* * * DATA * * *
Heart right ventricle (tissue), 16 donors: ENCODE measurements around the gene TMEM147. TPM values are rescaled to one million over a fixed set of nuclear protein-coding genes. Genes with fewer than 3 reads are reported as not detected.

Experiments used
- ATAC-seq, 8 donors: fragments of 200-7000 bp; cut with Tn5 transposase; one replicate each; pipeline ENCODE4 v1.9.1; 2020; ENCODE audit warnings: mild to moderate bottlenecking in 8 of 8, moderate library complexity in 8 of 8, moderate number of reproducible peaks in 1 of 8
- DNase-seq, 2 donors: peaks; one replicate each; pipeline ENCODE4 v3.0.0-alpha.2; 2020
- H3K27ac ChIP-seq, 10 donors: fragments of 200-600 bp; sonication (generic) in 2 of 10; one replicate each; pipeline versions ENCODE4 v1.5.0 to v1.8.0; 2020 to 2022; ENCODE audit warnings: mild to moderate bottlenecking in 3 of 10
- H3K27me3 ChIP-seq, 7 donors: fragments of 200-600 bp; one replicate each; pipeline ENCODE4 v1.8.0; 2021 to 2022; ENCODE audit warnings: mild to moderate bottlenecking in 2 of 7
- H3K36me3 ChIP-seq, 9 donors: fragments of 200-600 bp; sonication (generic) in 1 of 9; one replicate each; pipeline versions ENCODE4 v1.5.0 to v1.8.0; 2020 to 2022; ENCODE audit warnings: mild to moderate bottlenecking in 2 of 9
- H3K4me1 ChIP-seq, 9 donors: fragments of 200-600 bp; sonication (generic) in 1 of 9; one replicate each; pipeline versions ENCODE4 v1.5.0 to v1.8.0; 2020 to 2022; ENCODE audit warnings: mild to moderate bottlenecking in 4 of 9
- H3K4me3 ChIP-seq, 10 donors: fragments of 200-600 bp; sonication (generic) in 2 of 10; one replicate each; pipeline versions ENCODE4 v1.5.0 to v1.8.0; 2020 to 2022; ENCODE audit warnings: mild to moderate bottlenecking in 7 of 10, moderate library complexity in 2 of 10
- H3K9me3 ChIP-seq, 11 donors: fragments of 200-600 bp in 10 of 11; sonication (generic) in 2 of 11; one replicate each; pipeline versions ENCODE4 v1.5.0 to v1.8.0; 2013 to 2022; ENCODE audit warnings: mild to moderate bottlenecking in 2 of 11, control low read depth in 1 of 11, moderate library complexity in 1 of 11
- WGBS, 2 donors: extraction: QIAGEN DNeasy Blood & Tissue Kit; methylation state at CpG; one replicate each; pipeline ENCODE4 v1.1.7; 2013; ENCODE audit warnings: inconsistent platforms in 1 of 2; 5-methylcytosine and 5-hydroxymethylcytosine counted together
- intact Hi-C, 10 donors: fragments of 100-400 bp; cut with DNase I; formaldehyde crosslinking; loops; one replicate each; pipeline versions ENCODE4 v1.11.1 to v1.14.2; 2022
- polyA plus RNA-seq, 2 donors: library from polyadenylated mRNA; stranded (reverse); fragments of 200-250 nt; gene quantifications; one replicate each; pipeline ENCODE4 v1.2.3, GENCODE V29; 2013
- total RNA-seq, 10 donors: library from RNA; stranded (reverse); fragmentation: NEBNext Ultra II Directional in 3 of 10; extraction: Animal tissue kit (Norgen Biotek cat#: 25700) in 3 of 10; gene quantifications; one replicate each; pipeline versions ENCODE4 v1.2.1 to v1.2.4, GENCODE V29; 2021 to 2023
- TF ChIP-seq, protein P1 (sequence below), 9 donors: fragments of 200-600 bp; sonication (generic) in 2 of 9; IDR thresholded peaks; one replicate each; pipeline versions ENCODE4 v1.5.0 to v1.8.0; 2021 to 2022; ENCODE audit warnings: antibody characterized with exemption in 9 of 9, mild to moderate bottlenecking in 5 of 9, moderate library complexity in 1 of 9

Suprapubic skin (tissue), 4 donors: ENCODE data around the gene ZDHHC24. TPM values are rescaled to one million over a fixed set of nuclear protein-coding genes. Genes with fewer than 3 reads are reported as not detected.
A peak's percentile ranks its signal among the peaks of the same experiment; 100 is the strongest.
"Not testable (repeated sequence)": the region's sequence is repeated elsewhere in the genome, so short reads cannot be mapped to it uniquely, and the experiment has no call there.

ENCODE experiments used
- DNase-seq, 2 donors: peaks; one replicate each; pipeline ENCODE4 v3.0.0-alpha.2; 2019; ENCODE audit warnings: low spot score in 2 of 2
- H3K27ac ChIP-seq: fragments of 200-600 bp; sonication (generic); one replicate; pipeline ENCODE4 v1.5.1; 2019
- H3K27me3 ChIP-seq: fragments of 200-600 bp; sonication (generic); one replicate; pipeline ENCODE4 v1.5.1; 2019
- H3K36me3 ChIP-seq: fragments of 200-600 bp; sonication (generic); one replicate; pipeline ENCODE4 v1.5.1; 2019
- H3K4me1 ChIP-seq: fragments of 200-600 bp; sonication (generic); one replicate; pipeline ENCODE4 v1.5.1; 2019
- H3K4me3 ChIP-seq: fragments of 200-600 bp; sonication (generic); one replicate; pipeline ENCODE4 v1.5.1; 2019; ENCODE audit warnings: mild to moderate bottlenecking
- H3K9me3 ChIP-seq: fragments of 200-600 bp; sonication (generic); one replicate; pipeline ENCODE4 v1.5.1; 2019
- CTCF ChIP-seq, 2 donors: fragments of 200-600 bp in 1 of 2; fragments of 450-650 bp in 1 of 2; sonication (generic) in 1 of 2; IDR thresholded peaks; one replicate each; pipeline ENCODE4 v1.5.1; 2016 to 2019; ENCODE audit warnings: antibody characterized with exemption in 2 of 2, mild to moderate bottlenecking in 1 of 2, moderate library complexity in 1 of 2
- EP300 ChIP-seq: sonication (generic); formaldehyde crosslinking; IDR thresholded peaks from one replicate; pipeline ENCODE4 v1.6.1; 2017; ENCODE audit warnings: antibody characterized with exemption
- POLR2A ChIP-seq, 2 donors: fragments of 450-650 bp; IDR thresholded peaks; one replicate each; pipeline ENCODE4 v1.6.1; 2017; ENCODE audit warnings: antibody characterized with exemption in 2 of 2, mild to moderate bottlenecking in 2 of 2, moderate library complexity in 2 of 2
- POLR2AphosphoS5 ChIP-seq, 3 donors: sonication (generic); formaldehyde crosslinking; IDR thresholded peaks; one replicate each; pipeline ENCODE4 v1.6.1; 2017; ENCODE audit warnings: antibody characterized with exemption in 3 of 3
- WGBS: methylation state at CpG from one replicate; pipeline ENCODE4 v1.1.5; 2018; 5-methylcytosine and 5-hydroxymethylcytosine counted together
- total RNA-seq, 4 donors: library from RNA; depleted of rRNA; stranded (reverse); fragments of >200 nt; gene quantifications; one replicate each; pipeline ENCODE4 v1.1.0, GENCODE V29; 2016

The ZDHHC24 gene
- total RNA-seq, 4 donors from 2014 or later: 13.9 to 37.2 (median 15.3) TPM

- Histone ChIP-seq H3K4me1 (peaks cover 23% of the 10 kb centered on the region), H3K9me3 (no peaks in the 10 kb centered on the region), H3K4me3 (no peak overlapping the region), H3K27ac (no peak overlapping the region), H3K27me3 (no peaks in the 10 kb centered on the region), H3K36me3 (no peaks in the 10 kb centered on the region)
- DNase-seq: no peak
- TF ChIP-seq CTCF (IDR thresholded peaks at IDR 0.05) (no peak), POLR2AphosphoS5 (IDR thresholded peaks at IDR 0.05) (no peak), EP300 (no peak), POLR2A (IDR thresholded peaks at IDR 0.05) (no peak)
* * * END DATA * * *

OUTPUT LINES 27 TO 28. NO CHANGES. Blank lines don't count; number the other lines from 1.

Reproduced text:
- CTCF ChIP-seq, 2 donors: fragments of 200-600 bp in 1 of 2; fragments of 450-650 bp in 1 of 2; sonication (generic) in 1 of 2; IDR thresholded peaks; one replicate each; pipeline ENCODE4 v1.5.1; 2016 to 2019; ENCODE audit warnings: antibody characterized with exemption in 2 of 2, mild to moderate bottlenecking in 1 of 2, moderate library complexity in 1 of 2
- EP300 ChIP-seq: sonication (generic); formaldehyde crosslinking; IDR thresholded peaks from one replicate; pipeline ENCODE4 v1.6.1; 2017; ENCODE audit warnings: antibody characterized with exemption